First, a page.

Re-emergence/Emergency Walks – Alnarp


Welcome to a series of Re-emergence/Emergency Walks at SLU Alnarp’s campus “The Ecology of Life and Death: Learning about Radical Softness to Imagine a New Now” to explore issues, questions and unknowns central to our ability to re-imagine and re-shape human societies and culture.


I haven’t written a single poem
in months.
I’ve lived humbly, reading the paper,
pondering the riddle of power
and the reasons for obedience.
I’ve watched sunsets
(crimson, anxious),
I’ve heard the birds grow quiet
and night’s muteness.
I’ve seen sunflowers dangling
their heads at dusk, as if a careless hangman
had gone strolling through the gardens.
September’s sweet dust gathered
on the windowsill and lizards
hid in the bends of walls.
I’ve taken long walks,
craving one thing only:
lightning,
transformation,
you.
'Transformation' by Adam Zagajewski (translated by Clare Cavanagh)

 

Why?
We as human beings, educators, researchers and universities are failing in bringing about meaningful and radical (to the root causes) change – systemic changes of systems that are destroying human and more-than-human worlds.

We need to explore and rediscover old ideas and ways of organising resistance, and build new spaces that can survive the present-future destruction and madness.

The idea is also built on and inspired by the botanical walks – Herbationes Upsalienses – that Linnaeus did around Uppsala during the 18th century, read more here: The Linnaeus Trails.

Concept
The concept is simple: before the actual walking discussion you can (but don’t have to) watch a background-video or read some texts that aim to provoke and inspire some initial thoughts, feeling on the topic being discussed. Then we gather in Alnarpsparken in front of the castle, walk through the park; engage in dialogue, disagreement, discussion two and two; find a space to gather again and switch our conversation partners; then walk back and have a conversation with someone new before we close with a final round of shared reflections.

 


 

November 2022

November 16, 2-3:45 pm: Citizen Science and “The Politics of Emotions” 

Who: Everyone! Bring your neighbours, colleagues, friends to spark our academic bubble!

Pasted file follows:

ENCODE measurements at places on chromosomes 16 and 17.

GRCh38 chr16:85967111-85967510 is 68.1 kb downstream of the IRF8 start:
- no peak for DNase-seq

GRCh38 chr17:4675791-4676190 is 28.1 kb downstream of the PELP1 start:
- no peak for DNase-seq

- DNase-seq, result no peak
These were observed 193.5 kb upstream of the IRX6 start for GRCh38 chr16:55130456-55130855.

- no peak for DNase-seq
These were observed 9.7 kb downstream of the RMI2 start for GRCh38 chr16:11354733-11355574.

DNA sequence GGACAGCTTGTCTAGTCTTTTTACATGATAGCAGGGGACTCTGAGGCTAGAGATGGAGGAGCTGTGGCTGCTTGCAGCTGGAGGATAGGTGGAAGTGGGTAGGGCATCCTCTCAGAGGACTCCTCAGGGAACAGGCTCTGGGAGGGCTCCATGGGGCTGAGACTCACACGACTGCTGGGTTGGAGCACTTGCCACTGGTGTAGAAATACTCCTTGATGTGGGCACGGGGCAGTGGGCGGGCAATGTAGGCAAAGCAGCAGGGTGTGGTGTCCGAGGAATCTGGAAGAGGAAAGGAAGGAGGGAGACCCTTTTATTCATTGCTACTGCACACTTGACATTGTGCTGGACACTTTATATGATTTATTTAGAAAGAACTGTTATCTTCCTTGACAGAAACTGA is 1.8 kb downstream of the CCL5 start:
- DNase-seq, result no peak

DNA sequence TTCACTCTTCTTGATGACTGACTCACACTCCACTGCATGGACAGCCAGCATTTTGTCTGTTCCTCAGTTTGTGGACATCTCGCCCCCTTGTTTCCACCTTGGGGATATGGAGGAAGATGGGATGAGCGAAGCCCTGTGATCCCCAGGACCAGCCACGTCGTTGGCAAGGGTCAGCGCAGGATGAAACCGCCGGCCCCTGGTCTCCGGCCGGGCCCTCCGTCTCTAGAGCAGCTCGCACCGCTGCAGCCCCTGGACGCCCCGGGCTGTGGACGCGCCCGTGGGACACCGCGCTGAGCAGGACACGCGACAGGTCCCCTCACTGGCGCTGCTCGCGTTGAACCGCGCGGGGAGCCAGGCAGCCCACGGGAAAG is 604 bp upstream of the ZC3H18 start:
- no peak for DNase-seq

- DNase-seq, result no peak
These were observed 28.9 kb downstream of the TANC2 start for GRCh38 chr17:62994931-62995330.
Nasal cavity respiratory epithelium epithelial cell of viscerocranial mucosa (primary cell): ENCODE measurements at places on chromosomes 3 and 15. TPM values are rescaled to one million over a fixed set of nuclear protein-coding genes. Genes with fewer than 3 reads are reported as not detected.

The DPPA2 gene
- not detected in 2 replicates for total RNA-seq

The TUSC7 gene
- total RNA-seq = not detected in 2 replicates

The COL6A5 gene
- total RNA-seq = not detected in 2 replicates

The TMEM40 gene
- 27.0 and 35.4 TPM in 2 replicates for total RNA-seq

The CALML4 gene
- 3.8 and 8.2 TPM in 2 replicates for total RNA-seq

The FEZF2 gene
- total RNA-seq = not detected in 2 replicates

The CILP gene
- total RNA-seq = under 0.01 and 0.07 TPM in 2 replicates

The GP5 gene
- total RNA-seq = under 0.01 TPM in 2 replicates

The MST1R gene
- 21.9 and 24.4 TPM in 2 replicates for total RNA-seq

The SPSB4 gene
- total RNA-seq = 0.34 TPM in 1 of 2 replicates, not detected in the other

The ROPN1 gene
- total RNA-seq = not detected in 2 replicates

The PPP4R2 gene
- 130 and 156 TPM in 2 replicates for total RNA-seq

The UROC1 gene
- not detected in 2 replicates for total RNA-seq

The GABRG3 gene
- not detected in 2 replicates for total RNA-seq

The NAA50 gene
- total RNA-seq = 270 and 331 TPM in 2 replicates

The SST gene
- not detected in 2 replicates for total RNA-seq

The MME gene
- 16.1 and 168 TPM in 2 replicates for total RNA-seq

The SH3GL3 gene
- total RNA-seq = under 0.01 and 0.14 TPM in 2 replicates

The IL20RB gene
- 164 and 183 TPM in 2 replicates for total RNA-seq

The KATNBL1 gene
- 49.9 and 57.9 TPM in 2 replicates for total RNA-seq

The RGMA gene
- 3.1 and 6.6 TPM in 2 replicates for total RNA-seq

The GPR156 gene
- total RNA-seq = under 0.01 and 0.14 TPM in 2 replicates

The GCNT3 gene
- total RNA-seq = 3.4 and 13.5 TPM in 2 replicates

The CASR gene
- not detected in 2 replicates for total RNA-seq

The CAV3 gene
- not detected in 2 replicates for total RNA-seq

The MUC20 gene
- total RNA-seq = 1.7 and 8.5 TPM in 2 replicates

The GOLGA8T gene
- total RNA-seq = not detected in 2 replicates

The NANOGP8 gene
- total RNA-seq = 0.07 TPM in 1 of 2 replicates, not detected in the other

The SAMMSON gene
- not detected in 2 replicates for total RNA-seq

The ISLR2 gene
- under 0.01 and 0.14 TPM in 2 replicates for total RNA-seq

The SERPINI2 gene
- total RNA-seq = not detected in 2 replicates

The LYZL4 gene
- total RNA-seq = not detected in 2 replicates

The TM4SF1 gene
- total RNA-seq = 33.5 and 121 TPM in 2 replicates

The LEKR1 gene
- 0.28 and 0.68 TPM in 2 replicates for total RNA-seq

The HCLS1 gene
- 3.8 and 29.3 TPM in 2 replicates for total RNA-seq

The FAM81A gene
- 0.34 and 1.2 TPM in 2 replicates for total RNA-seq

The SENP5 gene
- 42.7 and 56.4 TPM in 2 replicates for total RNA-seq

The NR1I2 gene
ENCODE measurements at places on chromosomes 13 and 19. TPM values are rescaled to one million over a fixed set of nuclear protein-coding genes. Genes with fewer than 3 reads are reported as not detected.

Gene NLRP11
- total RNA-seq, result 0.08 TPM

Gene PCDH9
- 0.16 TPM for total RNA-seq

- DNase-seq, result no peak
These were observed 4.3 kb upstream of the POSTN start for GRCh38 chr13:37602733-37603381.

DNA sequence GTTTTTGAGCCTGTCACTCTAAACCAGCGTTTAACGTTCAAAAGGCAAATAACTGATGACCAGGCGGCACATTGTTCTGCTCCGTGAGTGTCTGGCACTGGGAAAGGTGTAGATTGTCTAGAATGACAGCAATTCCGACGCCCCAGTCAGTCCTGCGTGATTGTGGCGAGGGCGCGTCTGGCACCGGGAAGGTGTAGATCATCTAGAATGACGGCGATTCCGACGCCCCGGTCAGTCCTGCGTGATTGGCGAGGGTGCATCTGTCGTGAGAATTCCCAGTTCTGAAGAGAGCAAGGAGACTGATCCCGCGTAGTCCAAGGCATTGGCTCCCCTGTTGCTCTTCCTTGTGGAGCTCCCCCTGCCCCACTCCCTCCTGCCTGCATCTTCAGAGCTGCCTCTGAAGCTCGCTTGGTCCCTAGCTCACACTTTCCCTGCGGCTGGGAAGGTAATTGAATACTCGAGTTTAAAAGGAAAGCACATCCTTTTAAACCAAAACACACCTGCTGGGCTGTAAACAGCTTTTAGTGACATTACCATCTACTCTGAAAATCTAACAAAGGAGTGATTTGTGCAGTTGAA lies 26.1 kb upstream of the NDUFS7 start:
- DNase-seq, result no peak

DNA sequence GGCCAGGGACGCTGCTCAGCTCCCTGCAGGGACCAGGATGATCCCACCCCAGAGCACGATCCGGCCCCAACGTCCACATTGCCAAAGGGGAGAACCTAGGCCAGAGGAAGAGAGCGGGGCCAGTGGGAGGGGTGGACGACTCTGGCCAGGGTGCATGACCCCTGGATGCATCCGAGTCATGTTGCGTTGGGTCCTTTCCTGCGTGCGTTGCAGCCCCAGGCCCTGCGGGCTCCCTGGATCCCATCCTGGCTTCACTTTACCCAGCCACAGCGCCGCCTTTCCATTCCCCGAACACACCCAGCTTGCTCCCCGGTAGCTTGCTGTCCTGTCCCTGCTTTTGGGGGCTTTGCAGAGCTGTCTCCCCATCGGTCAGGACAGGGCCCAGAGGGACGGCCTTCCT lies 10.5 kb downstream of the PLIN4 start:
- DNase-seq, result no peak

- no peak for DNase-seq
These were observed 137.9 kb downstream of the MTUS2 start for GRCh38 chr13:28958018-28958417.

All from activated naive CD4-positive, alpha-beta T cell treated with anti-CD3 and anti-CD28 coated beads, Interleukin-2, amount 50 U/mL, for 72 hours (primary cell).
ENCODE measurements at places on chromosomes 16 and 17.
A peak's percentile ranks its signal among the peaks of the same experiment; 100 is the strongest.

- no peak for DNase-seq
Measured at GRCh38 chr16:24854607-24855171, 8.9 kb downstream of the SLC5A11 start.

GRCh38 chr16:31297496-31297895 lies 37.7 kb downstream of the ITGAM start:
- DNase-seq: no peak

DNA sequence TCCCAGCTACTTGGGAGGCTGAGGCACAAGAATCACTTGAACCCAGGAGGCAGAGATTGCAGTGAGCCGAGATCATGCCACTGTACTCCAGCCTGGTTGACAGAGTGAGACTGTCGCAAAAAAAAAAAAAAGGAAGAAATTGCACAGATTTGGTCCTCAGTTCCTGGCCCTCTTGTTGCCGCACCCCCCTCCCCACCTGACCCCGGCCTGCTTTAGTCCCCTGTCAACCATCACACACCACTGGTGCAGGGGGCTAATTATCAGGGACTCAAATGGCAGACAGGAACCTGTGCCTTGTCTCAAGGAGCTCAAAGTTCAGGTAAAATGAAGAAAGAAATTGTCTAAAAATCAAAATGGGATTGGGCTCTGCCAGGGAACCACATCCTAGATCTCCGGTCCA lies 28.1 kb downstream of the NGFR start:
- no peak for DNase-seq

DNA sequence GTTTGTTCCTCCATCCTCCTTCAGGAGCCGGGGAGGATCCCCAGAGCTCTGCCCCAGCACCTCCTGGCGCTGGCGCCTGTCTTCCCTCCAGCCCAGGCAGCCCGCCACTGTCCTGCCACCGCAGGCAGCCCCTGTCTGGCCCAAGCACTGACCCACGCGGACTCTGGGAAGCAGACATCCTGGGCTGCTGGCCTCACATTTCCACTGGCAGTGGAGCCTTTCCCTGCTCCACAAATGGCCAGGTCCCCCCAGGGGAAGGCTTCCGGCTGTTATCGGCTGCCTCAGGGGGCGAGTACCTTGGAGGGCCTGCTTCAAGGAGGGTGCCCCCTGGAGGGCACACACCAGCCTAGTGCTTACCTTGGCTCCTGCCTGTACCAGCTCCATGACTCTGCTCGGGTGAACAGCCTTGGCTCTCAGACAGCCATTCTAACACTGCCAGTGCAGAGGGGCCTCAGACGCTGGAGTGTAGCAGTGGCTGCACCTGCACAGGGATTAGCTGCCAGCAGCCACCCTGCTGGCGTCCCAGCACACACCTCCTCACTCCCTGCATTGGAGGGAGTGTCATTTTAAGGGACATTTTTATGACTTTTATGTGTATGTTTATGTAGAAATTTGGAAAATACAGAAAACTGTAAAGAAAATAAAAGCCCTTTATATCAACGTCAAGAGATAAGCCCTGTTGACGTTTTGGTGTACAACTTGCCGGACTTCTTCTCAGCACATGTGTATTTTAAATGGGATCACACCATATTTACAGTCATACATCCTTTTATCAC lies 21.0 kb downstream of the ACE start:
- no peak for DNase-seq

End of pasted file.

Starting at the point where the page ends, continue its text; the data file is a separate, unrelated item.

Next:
Where: The walk will start outside of Alnarp’s castle (front side), Slottsvägen 5, where we will have a short introduction. We will then walk through Alnarpsparken, discuss and share, and conclude again at the castle. If fika is something that makes you feel safe and warm while walking, feel free to bring just that. Also: We will meet in all weather, so remember to dress accordingly and maybe bring an umbrella, too.

Registration: No registration needed, just be there a couple of minutes before we walk from Slottsvägen 5.

 

Picture by Chempetitive: Neurons which conduct emotions as electrochemical messages throughout our brains.

 

Questions and framing
What a time to be alive! What a privilege to be able to study! What a gift to still be able to enjoy the sun! Yet what a trial to not grow numb to the struggles of our times! What a challenge to not fall asleep under the weight of our existence! What a decision to not let your heart become cold in the face of our age, that teaches us daily to suppress our emotions and feelings—cause after all, “big boys don’t cry!”.

Going to work we have to function as passive, marble entities, we obey to rules of objectivity and come back home to lull ourselves to sleep while succumbing to some form of entertainment so we don’t have to feel ourselves. But wait! Is that really all there is? Are we not more than some thinking, intelligent cells that still linger on on this planet?

As we are gathering for a Re-emergence/Emergency walk through Alnarpsparken, listen to and share our own perspectives (no prior knowledge needed!) we want to explore ourselves as body, mind and spirit; learn about the “Politics of Emotions” as a valid source of knowledge that makes us become “humanly accessible” (Lyons 1988: 31); and tap into the world of feelings that can help us to transform and soften ourselves both individually and collectively. 


Lyons, G. (1988). Constructive Criticism. Speaking and listening more effectively in personal relations, groups, and political activities. A Handbook. Berkeley: Wingbow Press.